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The 5,000-Calorie Diet: How 6-foot-8 Pierce Coppola Added Strength And Honed His Delivery

Pierce Coppola (Mike Janes Four Seam Images)
Pierce Coppola (Mike Janes/Four Seam Images)

There aren’t many areas Pierce Coppola hasn’t experienced growth in over the last year.

The 6-foot-8 righthander has consistently added inches throughout his life—Coppola thinks he might be done growing now—but in addition to also changing the scale to the tune of 45 pounds since baseball shut down just over a year ago, he’s added to his repertoire, expanded his pitch development, and further refined the toolbox he already had. 

First thing first—motivated by the quarantine and limited to a makeshift gym in his garage, Coppola began to focus on adding weight to his frame. Last March, he was weighing in at about 185 pounds and by the time he headed to Florida to play for the Orlando Scorpions through the summer months, he was up to 210. By the time he returned home, he was at 205, but throughout the offseason, he doubled his original gains and added more, and is now hovering around 230.

“My diet is crazy right now,” Coppola said. “Ever since my summer circuit ended, I got really into my body and working out and nutrition, so I’ve been on a nutrition plan and a really hardcore workout plan since September. So it’s been hard to keep my weight because it fluctuates a lot and I’m a really tall guy, I’m also very lanky. I’ve gained 25 pounds this offseason so it’s been a lot. I’ve been eating about 4,500 to 5,000 calories a day.

“My mom just went to Costco and bought $300 worth of meat. For lunch, I’m a big chicken and rice guy. Then for dinner, I’m a burger or steak guy. My parents get sick of it but I like it. They’ll make something else for themselves because they can’t have steak every night.”

Despite the immense amount of change in a relatively short time period, Coppola has managed to stay consistent in his delivery and mechanics, just as he’s been able to do as he’s seen his height increase year over year.

“Some kids have growth spurts when they’re starting puberty, but I was just constantly growing,” said Coppola, who came into his freshman year at Verona (N.J.) High at 6-foot-2. “I’m fortunate to have a really good pitching coach in Jim Wladyka and we’ve been working on the same mechanics for five years now.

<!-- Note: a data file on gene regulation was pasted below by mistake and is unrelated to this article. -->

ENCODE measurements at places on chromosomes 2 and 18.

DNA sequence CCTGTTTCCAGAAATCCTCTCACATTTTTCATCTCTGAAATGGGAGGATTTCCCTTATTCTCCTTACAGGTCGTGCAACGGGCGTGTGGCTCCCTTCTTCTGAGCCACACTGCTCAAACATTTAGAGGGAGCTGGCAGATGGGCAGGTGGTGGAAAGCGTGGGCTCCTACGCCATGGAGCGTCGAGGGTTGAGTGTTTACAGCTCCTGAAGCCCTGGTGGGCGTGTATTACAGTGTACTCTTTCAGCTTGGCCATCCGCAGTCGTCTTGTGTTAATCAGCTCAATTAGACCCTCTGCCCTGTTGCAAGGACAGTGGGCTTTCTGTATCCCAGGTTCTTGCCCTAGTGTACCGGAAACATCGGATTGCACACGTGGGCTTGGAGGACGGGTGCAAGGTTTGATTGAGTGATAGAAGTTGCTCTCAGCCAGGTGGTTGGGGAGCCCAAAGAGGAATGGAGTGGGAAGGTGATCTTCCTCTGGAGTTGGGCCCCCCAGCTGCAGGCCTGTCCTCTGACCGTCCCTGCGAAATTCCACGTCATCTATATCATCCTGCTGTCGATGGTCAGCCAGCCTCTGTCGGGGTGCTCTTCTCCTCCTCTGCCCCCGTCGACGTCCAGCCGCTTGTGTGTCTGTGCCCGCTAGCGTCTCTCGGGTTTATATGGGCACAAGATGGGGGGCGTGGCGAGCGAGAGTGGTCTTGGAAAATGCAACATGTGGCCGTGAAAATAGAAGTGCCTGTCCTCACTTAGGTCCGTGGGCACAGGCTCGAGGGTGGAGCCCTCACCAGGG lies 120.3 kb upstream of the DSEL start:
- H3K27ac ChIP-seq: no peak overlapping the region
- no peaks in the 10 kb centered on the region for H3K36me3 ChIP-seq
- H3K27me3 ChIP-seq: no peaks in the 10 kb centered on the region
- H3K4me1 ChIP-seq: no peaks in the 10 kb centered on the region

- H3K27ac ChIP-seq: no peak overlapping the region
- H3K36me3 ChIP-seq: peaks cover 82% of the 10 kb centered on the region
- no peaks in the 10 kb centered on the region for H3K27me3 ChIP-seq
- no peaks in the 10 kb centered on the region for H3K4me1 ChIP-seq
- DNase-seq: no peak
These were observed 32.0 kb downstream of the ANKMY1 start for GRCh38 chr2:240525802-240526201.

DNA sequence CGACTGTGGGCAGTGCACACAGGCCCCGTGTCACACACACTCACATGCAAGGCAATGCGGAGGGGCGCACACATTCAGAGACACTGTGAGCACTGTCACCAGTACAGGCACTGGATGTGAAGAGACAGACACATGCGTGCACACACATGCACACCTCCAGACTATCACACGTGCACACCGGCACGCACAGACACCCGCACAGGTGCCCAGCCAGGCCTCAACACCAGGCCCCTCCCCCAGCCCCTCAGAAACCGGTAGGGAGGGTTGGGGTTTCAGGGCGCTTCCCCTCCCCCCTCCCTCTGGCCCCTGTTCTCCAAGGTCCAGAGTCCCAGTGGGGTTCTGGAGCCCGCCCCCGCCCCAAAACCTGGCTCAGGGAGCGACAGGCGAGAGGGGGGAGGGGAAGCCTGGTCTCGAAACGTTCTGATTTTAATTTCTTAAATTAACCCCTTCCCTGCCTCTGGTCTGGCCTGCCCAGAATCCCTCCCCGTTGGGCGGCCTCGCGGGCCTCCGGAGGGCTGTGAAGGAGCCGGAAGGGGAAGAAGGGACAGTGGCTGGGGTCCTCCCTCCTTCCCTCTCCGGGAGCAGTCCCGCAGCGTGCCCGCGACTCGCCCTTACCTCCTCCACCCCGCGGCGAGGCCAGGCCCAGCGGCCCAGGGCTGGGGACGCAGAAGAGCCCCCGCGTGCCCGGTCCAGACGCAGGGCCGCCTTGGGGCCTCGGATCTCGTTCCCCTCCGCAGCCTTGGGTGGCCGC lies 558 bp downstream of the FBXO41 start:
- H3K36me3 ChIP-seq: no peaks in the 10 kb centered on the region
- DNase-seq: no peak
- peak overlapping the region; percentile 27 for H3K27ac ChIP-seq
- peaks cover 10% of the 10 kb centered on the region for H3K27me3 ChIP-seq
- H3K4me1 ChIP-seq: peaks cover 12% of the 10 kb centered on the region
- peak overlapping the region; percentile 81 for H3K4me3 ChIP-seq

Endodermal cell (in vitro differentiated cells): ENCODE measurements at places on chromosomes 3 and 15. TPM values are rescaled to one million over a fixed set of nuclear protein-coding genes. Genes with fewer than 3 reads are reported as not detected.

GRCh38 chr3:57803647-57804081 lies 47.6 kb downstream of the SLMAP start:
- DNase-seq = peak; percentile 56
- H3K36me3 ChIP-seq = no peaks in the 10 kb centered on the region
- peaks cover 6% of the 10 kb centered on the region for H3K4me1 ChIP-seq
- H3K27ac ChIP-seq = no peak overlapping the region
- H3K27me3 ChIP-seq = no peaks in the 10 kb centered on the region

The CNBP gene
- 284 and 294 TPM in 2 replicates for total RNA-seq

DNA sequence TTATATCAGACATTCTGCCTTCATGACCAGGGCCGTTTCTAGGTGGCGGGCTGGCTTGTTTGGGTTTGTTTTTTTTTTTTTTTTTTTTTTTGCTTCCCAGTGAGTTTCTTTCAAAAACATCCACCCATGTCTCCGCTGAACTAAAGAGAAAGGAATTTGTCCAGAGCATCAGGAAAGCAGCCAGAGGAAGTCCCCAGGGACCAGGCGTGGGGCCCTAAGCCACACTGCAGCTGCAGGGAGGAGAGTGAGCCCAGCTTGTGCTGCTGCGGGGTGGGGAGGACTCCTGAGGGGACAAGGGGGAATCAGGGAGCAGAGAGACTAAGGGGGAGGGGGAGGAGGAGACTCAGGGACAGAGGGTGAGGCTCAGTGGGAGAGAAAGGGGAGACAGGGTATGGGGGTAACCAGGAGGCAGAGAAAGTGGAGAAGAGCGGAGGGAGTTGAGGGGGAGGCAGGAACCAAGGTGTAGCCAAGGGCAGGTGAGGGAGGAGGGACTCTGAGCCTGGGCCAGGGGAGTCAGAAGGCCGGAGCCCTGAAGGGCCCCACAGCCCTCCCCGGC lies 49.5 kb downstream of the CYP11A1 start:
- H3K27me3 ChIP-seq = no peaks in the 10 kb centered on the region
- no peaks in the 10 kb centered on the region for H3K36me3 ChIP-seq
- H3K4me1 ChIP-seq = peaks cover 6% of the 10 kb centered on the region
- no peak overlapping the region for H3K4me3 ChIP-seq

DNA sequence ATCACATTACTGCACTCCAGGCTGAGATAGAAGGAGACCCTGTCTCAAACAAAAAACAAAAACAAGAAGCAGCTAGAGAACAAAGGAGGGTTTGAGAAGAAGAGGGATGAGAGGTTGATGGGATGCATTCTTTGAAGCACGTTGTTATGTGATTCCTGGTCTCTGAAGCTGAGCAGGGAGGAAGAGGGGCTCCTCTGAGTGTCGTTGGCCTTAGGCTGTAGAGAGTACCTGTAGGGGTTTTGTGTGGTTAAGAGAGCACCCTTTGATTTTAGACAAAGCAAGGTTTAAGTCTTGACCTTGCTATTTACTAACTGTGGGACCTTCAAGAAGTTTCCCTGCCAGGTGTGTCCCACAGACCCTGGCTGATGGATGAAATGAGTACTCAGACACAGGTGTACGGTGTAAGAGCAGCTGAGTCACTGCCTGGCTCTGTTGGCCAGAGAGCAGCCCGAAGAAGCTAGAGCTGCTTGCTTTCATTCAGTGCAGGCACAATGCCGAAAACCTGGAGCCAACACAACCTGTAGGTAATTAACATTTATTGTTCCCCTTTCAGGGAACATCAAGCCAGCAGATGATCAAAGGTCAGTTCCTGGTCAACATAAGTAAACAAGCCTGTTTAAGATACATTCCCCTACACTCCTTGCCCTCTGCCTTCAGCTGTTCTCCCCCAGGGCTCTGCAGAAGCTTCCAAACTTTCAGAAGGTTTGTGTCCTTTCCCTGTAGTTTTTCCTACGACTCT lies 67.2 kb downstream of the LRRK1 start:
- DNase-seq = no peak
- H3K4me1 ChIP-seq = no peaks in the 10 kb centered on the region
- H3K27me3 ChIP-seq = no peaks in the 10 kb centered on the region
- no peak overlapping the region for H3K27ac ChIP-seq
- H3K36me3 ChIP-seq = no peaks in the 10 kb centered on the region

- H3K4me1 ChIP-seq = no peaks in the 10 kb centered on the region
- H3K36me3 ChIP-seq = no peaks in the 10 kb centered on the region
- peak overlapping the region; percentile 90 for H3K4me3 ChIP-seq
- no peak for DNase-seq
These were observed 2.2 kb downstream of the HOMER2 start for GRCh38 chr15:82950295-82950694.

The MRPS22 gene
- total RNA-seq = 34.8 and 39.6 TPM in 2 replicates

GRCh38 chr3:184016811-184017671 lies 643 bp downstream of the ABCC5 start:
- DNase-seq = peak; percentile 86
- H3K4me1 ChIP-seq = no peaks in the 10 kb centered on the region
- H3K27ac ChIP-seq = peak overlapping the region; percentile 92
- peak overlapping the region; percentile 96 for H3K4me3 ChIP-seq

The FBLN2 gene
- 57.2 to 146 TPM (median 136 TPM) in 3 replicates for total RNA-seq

“So every year that I come back to the winter, it gets easier and easier for us to make changes. Last year I was 6-foot-6 and I wasn’t that strong, so we had to make changes because of that, but now it’s a lot easier because I’m so much stronger now and I have the strength to control my body a lot more. So the weight and the height have gotten easier over the years because I’m maturing into my body.”

Coppola has come to understand the importance of splitting his time between gaining strength and maintaining mobility. The Florida commit has needed to spend more time on the latter since baseball became his primary focus, leaving football behind after the eighth grade and abandoning basketball after his sophomore year of high school—though he doesn’t think his team lost much since “I stayed behind the three-point line the whole time, so I wasn’t the most ideal 6-foot-8 basketball player ever.”

“When I work out with my trainer, before we even start lifting weights we do a lot of stretches and a lot of running and just staying mobile and keeping my athleticism,” Coppola said. “Because I don’t play basketball anymore, and that was the main factor for how I stayed so athletic while I was growing and gaining weight. But when I stopped playing, it became about getting on the right workout plan and doing a lot of stretches and making sure I’m loose and then working out, that’s why I’m able to stay athletic now.”